The San Francisco Giants were declared the National League team
to beat in this space during the offseason, even after the Phillies
shocked so many by reacquiring Cliff Lee.
Nearly two-thirds of the way through the season, there is no
reason to believe otherwise.
By Bob Brookover – The Philadelphia Inquirer
PHILADELPHIA – The San Francisco Giants were declared the National League team to beat in this space during the offseason, even after the Phillies shocked so many by reacquiring Cliff Lee.
Nearly two-thirds of the way through the season, there is no reason to believe otherwise.
Sure, the Phillies have a better record, but the pitching is a push, and the trade-deadline addition of Carlos Beltran from the New York Mets gave San Francisco the sort of offensive shove that raises the confidence of a contending team.
A baseball source said that Phillies president David Montgomery would never have allowed general manager Ruben Amaro Jr. to trade away a top prospect for a rental player like the Giants did when they parted with minor-league pitcher Zach Wheeler to get Beltran from the Mets on Tuesday.
Such a decision will immediately be viewed as dumb by some and wise by others. What Amaro is able to accomplish before Sunday’s 4 p.m. EDT deadline will ultimately sway public opinion one way or another.
While the Phillies have no interest in mortgaging the future for a rental property like Beltran, they are more than willing to pay a high price for someone such as Houston’s Hunter Pence, because he would call Philadelphia home through at least the 2013 season. That window coincides nicely with how much longer the Phillies hope to still have Lee, Roy Halladay, and Cole Hamels together in their starting rotation.
Regardless of what Amaro can accomplish before the deadline, it will not change the fact that the Giants again match up nicely against the Phillies, should the teams meet again in the postseason.
They matched up well last season, and the addition of Beltran makes the Giants even more threatening against the Phillies should the teams meet again.
Consider this: The three pitchers Beltran has faced the most on the Phillies staff are Halladay, Hamels, and Ryan Madson, and he is batting a combined .333 (33 for 99) with nine home runs and 21 RBIs against them.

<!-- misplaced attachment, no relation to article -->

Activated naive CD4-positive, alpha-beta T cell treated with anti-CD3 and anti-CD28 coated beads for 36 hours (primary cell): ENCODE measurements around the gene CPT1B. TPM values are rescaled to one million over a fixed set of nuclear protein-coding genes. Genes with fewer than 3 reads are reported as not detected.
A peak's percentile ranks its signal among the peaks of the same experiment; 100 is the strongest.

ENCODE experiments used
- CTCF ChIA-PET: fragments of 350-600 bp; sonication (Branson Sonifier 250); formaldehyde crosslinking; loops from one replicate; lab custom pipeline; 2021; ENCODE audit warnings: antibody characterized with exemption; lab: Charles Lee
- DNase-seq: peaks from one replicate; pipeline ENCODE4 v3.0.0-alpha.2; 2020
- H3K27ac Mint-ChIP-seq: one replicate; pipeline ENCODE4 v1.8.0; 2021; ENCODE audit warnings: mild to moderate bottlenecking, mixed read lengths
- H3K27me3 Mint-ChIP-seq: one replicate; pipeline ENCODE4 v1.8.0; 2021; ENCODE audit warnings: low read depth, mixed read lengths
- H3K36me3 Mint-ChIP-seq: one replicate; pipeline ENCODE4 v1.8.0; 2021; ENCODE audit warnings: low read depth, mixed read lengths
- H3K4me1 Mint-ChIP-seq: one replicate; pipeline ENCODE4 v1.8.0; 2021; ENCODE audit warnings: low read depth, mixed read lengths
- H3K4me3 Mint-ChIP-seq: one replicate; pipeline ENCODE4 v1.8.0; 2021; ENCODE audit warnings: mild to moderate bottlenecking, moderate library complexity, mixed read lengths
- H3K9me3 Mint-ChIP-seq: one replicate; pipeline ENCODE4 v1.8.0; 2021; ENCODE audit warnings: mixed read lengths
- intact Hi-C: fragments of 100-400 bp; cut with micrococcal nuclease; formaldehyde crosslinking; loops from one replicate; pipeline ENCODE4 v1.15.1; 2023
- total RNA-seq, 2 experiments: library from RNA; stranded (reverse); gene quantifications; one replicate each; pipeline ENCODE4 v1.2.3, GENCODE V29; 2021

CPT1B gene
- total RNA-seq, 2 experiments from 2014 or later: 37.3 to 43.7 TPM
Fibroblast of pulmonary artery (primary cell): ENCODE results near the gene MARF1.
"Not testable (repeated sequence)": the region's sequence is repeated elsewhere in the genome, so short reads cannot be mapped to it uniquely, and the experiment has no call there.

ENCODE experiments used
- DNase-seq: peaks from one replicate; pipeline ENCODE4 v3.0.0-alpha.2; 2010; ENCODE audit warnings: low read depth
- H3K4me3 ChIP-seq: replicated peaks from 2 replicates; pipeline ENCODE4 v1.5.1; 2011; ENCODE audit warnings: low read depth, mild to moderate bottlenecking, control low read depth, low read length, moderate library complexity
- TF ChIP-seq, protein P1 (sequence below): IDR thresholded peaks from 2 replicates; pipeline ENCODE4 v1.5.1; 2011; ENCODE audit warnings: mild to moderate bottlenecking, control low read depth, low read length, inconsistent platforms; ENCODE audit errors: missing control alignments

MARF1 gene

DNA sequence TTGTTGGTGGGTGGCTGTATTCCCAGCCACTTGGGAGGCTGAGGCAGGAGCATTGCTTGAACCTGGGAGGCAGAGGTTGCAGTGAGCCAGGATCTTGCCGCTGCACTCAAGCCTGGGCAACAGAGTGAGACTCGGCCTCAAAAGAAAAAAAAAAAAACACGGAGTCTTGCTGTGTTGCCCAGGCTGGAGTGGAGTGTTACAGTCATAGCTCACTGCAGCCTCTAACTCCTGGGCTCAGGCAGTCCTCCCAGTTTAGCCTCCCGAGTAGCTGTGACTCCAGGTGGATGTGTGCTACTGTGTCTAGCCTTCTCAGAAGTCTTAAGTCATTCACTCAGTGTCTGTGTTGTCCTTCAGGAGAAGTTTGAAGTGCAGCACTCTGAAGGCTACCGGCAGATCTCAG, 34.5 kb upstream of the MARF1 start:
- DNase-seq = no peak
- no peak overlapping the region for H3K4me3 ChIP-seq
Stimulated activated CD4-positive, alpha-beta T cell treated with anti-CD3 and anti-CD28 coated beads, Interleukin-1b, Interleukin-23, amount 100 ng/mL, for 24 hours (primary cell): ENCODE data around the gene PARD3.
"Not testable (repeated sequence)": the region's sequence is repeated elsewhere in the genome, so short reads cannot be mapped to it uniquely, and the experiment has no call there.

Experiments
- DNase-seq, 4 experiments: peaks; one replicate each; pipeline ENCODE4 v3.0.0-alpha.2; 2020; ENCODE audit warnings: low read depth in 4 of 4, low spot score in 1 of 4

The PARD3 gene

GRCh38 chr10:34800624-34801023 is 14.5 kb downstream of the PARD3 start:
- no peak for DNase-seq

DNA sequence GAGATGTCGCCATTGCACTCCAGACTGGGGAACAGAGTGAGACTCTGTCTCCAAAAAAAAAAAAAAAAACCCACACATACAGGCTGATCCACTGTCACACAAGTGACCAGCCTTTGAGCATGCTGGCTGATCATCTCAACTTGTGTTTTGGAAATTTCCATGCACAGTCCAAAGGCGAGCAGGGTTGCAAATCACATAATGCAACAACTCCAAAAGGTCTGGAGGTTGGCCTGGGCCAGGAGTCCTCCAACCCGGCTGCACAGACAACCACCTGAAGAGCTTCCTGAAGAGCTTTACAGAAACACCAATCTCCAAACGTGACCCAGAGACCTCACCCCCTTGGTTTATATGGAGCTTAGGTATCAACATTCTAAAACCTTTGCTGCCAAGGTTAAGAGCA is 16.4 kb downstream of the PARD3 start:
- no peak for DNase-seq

Beltran is only 1 for 8 against Lee, but it’s important to remember the Giants were less-than-intimidated by the lefthander when they beat him twice in last year’s World Series.
By contrast, the Phillies batted .216 against the Giants in last year’s NLCS, and, based on the final two games of this regular-season series, it does not appear as if they are any better-equipped to handle Matt Cain and Tim Lincecum this season.
Those are the two starting pitchers the Phillies almost certainly would see twice each in a seven-game series with the Giants, and that should be a scary thought for the Phillies and their fans, regardless of what offensive addition they may make.
In the final two games of this series, the Phillies batted a combined .156 (7 for 55) against Cain and Lincecum and got only two hits in five innings against the San Francisco bullpen.
As much as manager Charlie Manuel wants a righthanded bat to stick in the middle of his order, what he’d need most in a postseason series against San Francisco is for his lefthanded bats to produce against Cain, Lincecum, and closer Brian Wilson.
It will not matter one bit whom the Phillies acquire at the deadline if Chase Utley, Ryan Howard, and Raul Ibanez cannot figure out a way to have more impact against the Giants. That trio was a combined 15 for 63 with one RBI in the NLCS last year and 1 for 18 against Cain and Lincecum in this series.
Utley came up three times against Lincecum with runners in scoring position Thursday night and could not produce. He popped out with Jimmy Rollins on third base and one out in the first inning, then struck out in his next two at-bats before delivering an RBI double off lefthanded reliever Jeremy Affeldt in the seventh.
Howard, meanwhile, struck out in the first and left runners on second and third in the seventh against Affeldt.
Pence, based on his track record, may not be the answer if the Phillies do run into the Giants in the postseason. He is a combined 6 for 34 against Cain and Lincecum with one home run and three RBIs. That should not come as a major surprise because Cain and Lincecum are terrific pitchers who shut down most teams they face.
Ryan Ludwick, another potential addition, is 3 for 23 against Lincecum and 6 for 16 with two home runs against Cain.
The point here is that the Giants remain the team the Phillies should least want to face in the postseason. That’s not to say they cannot beat them. It will just be one of those series that could go either way.